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Constructive Solid Geometry is a way of describing/building up solid objects from simpler primitive objects. Let's assume you can perform affine transformations on objects, along with the CSG set operations. Has there been any investigation into what solids you can exactly reproduce with a finite number of CSG operations, and a given set of primitives? Where would I look to read about it?

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Well, if the primitives are, say, quadratic surfaces, then the combinations will be piecewise quadratic. Similarly, if the primitives are linear surfaces (i.e. planes) then the combinations will be piecewise linear (i.e. polyhedra).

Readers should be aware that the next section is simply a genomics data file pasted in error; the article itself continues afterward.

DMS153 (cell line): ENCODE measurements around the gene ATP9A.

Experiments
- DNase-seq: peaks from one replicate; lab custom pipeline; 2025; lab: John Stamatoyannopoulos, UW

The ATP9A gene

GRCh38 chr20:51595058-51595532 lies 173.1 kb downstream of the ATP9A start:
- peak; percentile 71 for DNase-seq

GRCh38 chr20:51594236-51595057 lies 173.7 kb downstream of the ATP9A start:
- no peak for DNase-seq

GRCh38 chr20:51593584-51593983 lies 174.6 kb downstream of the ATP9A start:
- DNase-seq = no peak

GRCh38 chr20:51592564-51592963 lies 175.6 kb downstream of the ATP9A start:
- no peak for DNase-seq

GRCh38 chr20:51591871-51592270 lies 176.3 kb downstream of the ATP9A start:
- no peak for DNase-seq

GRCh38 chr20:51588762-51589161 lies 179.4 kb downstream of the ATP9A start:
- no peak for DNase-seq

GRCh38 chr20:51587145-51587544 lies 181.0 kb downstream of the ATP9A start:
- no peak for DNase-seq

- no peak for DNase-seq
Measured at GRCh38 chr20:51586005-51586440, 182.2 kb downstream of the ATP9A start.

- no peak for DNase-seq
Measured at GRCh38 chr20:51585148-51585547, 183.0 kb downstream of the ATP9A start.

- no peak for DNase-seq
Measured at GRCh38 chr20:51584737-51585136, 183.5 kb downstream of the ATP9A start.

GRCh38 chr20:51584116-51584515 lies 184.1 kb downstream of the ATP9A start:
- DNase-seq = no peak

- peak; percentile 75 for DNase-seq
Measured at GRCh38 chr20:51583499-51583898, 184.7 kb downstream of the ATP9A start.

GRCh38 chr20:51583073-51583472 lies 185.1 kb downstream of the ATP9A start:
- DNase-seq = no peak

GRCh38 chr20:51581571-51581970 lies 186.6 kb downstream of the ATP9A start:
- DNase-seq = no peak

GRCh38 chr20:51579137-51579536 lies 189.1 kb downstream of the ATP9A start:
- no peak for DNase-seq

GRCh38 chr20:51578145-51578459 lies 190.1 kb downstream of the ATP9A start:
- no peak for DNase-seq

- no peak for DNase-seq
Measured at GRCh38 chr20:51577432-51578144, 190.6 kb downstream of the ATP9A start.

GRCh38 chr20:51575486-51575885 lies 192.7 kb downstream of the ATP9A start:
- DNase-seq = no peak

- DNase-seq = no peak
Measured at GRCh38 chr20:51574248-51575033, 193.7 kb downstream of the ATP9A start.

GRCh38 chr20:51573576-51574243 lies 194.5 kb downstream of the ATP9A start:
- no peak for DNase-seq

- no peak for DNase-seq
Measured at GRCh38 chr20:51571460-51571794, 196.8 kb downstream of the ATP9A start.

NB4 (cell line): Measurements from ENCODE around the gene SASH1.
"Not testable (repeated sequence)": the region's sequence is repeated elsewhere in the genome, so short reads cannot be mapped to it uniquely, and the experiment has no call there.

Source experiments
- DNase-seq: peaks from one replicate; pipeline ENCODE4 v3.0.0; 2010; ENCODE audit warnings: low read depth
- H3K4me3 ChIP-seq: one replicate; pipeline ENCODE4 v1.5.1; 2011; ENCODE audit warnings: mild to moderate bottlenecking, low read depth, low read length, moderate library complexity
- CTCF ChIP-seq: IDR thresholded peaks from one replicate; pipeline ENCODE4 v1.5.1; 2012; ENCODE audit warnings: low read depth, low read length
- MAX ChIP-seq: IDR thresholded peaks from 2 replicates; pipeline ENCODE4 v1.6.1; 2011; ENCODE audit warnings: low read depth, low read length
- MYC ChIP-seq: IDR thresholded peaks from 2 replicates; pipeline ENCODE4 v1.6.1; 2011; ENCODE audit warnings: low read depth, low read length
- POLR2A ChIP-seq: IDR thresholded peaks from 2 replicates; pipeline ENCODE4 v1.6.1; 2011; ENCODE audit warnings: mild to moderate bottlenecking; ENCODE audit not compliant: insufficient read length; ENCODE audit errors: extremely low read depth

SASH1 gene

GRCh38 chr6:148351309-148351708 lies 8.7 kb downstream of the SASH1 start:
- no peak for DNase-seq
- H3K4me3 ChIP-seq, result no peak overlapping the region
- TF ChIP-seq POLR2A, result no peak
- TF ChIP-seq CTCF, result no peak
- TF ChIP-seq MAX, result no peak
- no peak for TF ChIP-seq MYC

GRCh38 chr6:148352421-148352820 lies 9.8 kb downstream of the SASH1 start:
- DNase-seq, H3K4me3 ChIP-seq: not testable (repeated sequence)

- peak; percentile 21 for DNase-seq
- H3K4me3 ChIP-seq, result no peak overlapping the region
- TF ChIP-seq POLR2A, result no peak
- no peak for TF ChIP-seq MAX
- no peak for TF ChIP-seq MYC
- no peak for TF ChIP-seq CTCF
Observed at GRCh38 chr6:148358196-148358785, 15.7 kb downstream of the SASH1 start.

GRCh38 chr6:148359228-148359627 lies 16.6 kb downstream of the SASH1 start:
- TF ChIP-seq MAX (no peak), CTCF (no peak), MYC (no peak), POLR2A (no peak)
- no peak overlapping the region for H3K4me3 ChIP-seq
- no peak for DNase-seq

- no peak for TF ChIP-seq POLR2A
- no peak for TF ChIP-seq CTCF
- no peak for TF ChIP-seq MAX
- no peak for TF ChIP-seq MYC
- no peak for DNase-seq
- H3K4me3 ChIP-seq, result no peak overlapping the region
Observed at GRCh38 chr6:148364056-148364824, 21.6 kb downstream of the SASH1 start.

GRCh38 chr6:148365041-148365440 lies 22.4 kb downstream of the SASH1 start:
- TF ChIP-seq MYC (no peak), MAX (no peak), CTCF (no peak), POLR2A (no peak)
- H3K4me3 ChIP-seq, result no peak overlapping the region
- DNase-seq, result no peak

More generally, the surfaces of objects formed by a finite number of CSG operations will consist of a finite number of pieces of the primitive surfaces, with the edge of each piece consisting of a finite number pieces of pairwise intersections of the primitive surfaces.

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...and if you allow (rational) Béziers as primitives, I suppose one can do pretty much any nice curved shape with this CSG business... –  J. M. Aug 30 '11 at 22:19

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